I have a love-hate relationship with roller coasters. Really, it’s more like a LOVE (hate) relationship because I keep going back for more and my overall experience of them is exhilaration. But there is a moment of hate which is right at the beginning when the machinery has slowly brought me and the other riders to the top of the first “drop” and then I hang there for what seems like an eternity…and then…we drop. And for the first split second all I can think is “WHY AM I DOING THIS?!” But then my mind kicks in and says “Hey, the wheels are still on the track, this is under control – WOW, THIS IS AMAZING!!” And from that point on the rest is awesome!
Nobody likes to hang suspended over the abyss. Our fears take over and we imagine every possible bad outcome. Unfortunately life is full of moments when we feel like we’re hanging over the abyss: a fight with a friend that feels impossible to fix; a diagnosis that you never imagined; the possibility of losing your job; a task you’re asked to perform that seems completely out of your depth; a course you have to take but you don’t understand….
Fear actually plays an important role in moments like these. It causes us to stop and take stock of what’s in front of us. It can serve as a warning to avoid unnecessary risks (yes, I know some of you are thinking “like roller coasters!”). It would be like going for a walk on the Bruce Trail and hearing a rattling sound coming from the grass in front of you. Fear makes you stop and ask, “is there a rattlesnake that I’m about to step on?” When you stop to look and realize that it’s a local maraca player practicing in the wilderness, you stop worrying (about a snake) and keep walking. But if you see a snake you stop and wait for it to leave!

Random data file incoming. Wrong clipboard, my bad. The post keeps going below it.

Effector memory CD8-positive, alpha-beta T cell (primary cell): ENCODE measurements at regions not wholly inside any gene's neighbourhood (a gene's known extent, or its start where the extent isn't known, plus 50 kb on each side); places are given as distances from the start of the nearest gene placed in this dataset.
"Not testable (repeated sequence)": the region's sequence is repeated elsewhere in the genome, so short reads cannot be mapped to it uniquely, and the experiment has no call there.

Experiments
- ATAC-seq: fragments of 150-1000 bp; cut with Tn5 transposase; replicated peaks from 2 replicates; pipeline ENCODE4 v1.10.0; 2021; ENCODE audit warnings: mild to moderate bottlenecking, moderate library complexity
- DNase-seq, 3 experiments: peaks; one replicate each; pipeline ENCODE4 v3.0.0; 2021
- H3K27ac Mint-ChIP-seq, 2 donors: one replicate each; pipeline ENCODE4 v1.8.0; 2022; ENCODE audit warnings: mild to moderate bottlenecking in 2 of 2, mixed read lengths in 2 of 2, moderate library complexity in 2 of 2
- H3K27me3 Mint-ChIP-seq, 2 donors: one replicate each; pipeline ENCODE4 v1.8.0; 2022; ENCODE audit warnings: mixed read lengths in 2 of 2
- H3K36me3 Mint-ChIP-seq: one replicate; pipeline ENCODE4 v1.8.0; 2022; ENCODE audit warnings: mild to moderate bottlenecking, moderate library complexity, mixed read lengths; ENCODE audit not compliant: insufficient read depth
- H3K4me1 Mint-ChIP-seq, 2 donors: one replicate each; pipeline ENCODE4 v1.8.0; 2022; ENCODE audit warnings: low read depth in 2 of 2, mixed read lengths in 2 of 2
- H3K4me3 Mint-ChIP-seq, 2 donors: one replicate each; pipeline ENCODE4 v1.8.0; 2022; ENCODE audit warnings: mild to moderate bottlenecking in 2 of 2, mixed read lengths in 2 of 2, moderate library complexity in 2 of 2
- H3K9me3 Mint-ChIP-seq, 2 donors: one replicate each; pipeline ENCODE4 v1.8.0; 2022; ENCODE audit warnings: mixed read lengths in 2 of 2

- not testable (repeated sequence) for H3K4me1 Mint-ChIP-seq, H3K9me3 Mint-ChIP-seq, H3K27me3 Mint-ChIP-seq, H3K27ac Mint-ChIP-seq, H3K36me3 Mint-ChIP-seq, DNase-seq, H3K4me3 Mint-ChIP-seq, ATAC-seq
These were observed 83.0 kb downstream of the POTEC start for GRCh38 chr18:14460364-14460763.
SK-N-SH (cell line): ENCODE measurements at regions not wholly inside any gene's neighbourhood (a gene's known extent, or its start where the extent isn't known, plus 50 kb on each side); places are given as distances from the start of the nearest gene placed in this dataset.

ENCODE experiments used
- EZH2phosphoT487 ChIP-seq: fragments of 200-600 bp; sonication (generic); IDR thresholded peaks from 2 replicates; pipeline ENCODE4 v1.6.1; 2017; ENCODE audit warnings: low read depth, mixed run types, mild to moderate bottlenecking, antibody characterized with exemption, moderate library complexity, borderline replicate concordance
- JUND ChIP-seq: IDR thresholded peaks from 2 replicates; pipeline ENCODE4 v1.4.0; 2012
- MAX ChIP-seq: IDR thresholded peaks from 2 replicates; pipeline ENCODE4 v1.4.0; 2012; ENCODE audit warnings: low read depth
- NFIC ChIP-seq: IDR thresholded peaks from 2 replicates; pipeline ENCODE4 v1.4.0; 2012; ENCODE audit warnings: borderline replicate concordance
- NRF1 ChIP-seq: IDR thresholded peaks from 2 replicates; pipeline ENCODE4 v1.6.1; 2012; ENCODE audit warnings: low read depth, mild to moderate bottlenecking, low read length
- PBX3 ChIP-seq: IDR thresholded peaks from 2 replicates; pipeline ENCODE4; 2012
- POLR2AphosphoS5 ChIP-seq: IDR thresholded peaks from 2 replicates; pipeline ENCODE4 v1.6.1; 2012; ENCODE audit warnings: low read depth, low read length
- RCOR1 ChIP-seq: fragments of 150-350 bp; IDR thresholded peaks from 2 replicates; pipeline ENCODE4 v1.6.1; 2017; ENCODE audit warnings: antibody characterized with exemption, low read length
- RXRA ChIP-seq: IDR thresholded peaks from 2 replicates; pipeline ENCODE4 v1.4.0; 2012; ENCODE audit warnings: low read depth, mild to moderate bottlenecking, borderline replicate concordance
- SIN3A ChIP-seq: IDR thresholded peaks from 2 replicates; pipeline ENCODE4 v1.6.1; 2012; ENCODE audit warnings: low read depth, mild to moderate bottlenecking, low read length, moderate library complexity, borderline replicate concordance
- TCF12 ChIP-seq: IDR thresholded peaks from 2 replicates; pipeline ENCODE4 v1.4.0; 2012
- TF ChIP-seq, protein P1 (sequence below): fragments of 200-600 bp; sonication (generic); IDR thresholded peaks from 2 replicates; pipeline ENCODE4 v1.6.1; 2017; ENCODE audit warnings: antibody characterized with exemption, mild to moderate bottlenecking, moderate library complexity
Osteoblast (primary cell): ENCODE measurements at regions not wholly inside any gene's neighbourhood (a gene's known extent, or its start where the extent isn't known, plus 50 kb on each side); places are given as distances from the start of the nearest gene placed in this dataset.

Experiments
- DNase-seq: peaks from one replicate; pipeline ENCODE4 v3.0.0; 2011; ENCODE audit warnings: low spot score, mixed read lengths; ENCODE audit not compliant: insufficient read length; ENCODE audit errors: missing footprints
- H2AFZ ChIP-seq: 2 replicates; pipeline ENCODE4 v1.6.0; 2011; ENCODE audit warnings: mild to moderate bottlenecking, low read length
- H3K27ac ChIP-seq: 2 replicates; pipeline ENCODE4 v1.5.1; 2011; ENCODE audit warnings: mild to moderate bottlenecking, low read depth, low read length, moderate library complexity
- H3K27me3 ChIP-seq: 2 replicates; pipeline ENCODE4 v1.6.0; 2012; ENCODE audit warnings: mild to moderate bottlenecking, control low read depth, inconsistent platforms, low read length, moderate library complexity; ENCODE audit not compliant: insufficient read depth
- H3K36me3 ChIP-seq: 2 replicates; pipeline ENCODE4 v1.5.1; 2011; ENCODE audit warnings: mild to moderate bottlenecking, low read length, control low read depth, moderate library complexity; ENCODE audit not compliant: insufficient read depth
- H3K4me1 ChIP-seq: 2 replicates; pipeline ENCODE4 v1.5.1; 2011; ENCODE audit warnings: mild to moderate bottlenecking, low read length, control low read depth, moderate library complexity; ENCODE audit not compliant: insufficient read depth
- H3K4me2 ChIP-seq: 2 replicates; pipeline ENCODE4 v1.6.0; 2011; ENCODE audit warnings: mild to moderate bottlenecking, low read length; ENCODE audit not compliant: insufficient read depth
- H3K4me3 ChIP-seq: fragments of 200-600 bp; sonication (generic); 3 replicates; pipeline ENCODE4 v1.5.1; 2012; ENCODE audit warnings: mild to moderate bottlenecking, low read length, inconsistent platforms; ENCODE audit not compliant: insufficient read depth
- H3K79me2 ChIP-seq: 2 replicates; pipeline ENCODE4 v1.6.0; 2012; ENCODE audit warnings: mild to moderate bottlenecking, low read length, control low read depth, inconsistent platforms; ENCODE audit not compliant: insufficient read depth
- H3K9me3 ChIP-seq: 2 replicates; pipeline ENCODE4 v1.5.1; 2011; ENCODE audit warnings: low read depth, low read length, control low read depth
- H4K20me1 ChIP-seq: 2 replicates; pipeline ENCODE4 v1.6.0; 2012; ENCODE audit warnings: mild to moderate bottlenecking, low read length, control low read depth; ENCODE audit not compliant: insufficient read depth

Here’s the problem with fear: it can take over. You begin to imagine a rattlesnake with every step you take whether you are in rattlesnake-country or not, whether you hear anything or not. You live life perched at the top of the roller coaster, in agony but you never get to feel the exhilaration of living past your fears.
The Bible speaks of fear repeatedly. It addresses the negative fear in the many “fear-not” passages (e.g. Joshua 1:9). It also speaks of a positive fear: “the fear of the Lord.” But the Bible also says that the fear of the Lord is “the beginning of wisdom” (Psalm 111:10; Proverbs 9:10). It’s the beginning, not the whole thing. The fear of the Lord reminds us of his greatness and holiness and can remind us to humble ourselves before him and to seek to be obedient to him. But God does not ask us to sit perched in fear before him. When we discover that he loves us, has come to forgive us and that he is still in control, he takes us on the ride of our lives -wild and exhilarating all at once. And that can spill over into all other areas of life. If we have experienced God’s loving care and his control over things that could seem out of control, then we can gain courage to face the fears in our own lives. We heed the necessary warnings, but we don’t let them stop us from moving forward on this exhilarating, God-given journey called faith.